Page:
“I Love Trash” is the trademark line of the usually misanthropic Oscar the Grouch on Sesame Street. By comparison, to the fresh-off-the-plane foreigner, Japanese garbage becomes his or her worst nightmare.
When introduced to the enigmatic trash-separation laws of your new home, the first thing you begin to question as you look around is, “what is burnable?” The idea of separating trash by this metric is quite strange to many Westerners, to whom all garbage goes into the same can (or somewhere nearby) and then goes…somewhere else. Though many will make a supreme effort (at first) to properly sort and dispose of things, the answer to the previous question quickly becomes “why, everything is burnable!” Those pesky old light bulbs, leaky batteries, even one-yen coins end up getting chucked in the burnable bags. The guilt only comes when it’s time to dispose of the massive amount of bags you’ve built up, since you have been forgetting on what day which type of trash goes out, nearly every week. In our mind’s eye, we dread one thing in particular: being seen by our entire neighborhood guiltily taking back trash from the pile, because we put it out on the wrong day and didn’t want to just leave it there.
We’ve been inventive with how to get rid of our stuff – our Japanese neighbors know. Big things (bedding, furniture, clothes) get hacked at with a knife and thrown away in pieces over the course of a month or longer. Futons? If you can’t hand it off to a clueless newbie, you wait until nightfall and go on a joyride, looking for a dumpster big enough to fit it in. PET bottles? No problem, since, as we all know, PET stands for “Please enter (into) trash.”
A co-worker once assured me not to worry about it so much, since “it all ends up getting burned anyway.” And luckily for us we never hear of a garbage processing plant exploding because of a hidden, half-full bottle of olive oil or hairspray. We are expats, not sadists, after all.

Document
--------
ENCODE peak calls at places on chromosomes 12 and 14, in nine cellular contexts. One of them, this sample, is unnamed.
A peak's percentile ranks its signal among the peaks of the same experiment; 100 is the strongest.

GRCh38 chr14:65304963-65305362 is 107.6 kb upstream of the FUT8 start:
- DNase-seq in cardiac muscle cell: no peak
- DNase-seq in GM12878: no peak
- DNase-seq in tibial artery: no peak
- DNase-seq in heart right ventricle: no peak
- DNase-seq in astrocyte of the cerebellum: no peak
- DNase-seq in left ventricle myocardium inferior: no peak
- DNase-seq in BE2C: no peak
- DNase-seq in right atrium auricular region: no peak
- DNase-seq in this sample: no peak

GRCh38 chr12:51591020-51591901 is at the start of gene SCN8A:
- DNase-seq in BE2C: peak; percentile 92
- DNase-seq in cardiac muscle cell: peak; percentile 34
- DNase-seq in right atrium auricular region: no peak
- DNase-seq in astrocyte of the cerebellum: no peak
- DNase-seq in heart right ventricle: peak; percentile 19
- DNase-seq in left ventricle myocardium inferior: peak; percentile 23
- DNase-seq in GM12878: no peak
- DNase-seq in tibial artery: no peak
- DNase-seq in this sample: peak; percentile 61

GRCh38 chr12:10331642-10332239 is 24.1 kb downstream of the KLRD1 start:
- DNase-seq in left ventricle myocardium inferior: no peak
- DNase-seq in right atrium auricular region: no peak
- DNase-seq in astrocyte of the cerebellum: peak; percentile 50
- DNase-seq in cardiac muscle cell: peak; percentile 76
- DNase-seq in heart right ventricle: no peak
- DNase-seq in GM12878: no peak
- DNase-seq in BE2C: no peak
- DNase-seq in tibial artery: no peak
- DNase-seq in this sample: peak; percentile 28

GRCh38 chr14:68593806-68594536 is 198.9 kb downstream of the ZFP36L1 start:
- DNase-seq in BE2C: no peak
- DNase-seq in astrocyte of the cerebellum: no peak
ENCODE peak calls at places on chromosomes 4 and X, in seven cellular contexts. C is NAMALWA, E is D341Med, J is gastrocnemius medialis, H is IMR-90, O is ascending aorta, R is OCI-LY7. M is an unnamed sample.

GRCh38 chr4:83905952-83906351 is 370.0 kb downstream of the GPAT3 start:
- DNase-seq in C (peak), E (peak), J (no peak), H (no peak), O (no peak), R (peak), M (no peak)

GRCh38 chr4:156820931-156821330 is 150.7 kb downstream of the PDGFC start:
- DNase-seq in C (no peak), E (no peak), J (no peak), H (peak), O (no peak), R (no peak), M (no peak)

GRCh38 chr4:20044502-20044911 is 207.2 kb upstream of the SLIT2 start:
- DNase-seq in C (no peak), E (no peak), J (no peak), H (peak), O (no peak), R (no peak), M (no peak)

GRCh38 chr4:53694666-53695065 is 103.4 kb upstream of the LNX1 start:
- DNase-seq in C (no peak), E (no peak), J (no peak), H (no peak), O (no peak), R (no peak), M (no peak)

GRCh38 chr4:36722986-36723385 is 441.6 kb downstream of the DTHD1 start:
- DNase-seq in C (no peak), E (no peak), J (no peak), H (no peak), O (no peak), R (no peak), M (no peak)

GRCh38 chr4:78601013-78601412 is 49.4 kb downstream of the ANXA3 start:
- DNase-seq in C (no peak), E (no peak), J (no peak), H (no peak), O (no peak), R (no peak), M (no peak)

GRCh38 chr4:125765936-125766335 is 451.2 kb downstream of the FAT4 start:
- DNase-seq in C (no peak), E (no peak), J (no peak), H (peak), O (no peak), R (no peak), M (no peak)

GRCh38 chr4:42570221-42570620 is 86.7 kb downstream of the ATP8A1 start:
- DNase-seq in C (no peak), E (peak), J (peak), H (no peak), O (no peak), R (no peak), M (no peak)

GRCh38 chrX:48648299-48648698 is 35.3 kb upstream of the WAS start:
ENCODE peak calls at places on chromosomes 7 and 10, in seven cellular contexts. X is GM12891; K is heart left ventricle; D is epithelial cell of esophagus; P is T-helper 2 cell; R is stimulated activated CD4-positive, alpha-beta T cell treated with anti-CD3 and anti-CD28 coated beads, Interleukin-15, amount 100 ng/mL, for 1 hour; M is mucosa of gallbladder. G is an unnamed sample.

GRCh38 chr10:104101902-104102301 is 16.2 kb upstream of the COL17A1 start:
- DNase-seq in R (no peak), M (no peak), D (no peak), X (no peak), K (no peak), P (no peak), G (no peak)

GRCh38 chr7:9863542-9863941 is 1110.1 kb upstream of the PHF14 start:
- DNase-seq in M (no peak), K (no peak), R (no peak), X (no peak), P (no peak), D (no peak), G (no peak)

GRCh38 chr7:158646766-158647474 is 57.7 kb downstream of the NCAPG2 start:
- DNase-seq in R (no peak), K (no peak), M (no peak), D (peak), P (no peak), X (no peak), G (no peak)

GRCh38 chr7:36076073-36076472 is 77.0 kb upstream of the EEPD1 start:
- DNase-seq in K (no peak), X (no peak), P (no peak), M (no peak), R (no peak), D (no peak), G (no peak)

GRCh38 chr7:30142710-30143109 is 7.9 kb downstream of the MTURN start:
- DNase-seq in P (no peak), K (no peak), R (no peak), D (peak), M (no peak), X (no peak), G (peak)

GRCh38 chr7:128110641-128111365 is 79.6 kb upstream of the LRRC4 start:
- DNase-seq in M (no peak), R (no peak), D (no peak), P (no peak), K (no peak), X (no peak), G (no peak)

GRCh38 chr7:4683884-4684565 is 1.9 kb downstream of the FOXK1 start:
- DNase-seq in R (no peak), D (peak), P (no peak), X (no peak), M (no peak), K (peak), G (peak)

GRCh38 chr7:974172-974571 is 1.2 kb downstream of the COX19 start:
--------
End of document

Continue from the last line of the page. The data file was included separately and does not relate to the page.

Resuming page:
However, despite our best efforts to be discreet, the truth is, we’ve been found out. You see, Japanese people have long been paranoid about their, and others’, garbage. If you can believe it, the system used to be even more rigid. A Japanese friend recalled how once, in her first apartment many years ago, there was a separate spot in the dumpster for each individual apartment to put their trash, which was inspected by the landlord regularly. When a piece of trash in her box was something it shouldn’t be, she’d get an earful from the landlord, including the especially damning phrase, “Are you really Japanese?” Out in the countryside, it isn’t unheard-of to have glass organized by color and shape. Mess up, and expect an unwelcome gift on your doorstep the next day.
If it’s a headache for Japanese people, it’s especially bad for us. We don’t even get the benefit of the doubt. Any story about a foreigner’s Japanese apartment search is rife with anecdotes of all the apartment’s they didn’t get. This apparently all comes down to the fact that us gaijin simply can’t get used to the Japanese lifestyle, and when pressed for an example, garbage is usually the reason given.
There seems to be, at least superficially, an effort being made to solve the problem. Every time I get my yearly city guide in the mail, I can see more and more English relating to trash disposal. But the road to rubbish absolution is fraught with embarrassment. Asking a neighbor if you’ve chucked your leavings correctly is like letting a stranger peer in your underwear drawer, and them getting angry if your unmentionables aren’t up to par.
The more Japanese I learn, and the more I get comfortable with my own situation, I may (if I’m lucky) one day successfully tie up a cleanly cut stack of cardboard. As I watch the garbage man come and haphazardly toss it into the truck, I’ll shed a little tear on a job well done.
The views expressed in “The Last Word” are those of the author and do not necessarily reflect the position or opinion of Japan Partnership Co. Ltd. or its partners and sponsors.